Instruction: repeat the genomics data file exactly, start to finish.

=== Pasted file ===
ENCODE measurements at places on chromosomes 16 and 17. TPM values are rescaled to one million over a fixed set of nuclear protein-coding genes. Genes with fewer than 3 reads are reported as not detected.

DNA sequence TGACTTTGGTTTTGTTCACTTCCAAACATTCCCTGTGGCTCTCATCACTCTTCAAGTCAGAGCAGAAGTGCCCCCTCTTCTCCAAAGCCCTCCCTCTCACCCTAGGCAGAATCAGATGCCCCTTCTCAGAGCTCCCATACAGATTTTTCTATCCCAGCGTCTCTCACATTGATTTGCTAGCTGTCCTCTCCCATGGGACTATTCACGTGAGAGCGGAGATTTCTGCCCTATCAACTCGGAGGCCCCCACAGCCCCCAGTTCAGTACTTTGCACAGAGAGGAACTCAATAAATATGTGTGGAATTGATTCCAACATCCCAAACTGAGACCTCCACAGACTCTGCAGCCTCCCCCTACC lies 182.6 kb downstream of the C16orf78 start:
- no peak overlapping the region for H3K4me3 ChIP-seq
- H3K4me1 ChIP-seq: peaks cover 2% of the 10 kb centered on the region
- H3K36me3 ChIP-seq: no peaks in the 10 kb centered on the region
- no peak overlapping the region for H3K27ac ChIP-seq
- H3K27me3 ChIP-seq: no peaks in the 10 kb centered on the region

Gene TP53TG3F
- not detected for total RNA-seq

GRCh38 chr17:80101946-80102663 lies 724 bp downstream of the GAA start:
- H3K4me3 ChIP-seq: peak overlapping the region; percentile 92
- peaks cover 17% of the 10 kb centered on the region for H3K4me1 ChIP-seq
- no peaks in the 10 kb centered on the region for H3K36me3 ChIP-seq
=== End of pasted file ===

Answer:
ENCODE measurements at places on chromosomes 16 and 17. TPM values are rescaled to one million over a fixed set of nuclear protein-coding genes. Genes with fewer than 3 reads are reported as not detected.

DNA sequence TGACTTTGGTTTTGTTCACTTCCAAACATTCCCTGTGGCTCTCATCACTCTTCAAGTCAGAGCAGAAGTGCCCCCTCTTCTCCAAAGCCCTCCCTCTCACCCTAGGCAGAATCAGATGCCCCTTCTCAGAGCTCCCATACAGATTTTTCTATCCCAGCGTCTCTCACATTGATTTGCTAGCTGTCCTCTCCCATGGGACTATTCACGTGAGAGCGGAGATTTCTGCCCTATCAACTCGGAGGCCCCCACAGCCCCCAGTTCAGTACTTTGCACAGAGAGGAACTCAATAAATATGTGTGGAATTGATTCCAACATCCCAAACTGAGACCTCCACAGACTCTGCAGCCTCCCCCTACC lies 182.6 kb downstream of the C16orf78 start:
- no peak overlapping the region for H3K4me3 ChIP-seq
- H3K4me1 ChIP-seq: peaks cover 2% of the 10 kb centered on the region
- H3K36me3 ChIP-seq: no peaks in the 10 kb centered on the region
- no peak overlapping the region for H3K27ac ChIP-seq
- H3K27me3 ChIP-seq: no peaks in the 10 kb centered on the region

Gene TP53TG3F
- not detected for total RNA-seq

GRCh38 chr17:80101946-80102663 lies 724 bp downstream of the GAA start:
- H3K4me3 ChIP-seq: peak overlapping the region; percentile 92
- peaks cover 17% of the 10 kb centered on the region for H3K4me1 ChIP-seq
- no peaks in the 10 kb centered on the region for H3K36me3 ChIP-seq